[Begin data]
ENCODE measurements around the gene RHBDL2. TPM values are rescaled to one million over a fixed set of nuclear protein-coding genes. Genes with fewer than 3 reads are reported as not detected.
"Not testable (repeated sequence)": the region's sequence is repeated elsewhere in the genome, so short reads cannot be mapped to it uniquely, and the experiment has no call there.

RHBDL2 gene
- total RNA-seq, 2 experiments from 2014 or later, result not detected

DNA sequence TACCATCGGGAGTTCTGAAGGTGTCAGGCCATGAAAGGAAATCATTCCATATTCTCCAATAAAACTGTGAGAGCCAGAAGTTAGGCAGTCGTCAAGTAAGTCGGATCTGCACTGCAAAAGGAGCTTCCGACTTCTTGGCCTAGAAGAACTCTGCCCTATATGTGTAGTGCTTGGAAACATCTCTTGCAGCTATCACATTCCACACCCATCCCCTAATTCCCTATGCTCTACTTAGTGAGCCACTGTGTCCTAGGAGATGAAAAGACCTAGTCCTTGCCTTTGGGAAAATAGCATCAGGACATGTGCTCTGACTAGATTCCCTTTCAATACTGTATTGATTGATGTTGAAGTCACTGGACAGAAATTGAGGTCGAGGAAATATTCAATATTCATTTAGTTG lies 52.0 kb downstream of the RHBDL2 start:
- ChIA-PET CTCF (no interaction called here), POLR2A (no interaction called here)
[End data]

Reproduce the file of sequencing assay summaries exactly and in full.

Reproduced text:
ENCODE measurements around the gene RHBDL2. TPM values are rescaled to one million over a fixed set of nuclear protein-coding genes. Genes with fewer than 3 reads are reported as not detected.
"Not testable (repeated sequence)": the region's sequence is repeated elsewhere in the genome, so short reads cannot be mapped to it uniquely, and the experiment has no call there.

RHBDL2 gene
- total RNA-seq, 2 experiments from 2014 or later, result not detected

DNA sequence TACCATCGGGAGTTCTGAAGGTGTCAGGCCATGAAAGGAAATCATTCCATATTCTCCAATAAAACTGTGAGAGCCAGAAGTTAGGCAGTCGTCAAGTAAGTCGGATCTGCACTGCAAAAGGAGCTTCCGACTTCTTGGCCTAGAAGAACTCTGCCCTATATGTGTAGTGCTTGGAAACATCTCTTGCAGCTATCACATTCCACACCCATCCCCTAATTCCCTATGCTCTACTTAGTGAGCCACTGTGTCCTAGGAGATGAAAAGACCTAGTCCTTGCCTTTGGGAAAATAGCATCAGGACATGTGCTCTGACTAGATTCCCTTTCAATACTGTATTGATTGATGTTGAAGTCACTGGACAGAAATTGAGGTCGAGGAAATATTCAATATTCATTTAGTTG lies 52.0 kb downstream of the RHBDL2 start:
- ChIA-PET CTCF (no interaction called here), POLR2A (no interaction called here)